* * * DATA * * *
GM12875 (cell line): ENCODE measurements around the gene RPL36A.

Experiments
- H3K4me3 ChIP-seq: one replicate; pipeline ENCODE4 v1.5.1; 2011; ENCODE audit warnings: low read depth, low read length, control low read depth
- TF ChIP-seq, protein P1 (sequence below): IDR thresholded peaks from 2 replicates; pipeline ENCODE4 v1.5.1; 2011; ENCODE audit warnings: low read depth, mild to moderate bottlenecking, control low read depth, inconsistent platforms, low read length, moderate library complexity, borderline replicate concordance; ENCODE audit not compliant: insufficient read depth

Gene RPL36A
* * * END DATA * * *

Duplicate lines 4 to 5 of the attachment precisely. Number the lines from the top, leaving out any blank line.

- TF ChIP-seq, protein P1 (sequence below): IDR thresholded peaks from 2 replicates; pipeline ENCODE4 v1.5.1; 2011; ENCODE audit warnings: low read depth, mild to moderate bottlenecking, control low read depth, inconsistent platforms, low read length, moderate library complexity, borderline replicate concordance; ENCODE audit not compliant: insufficient read depth

Gene RPL36A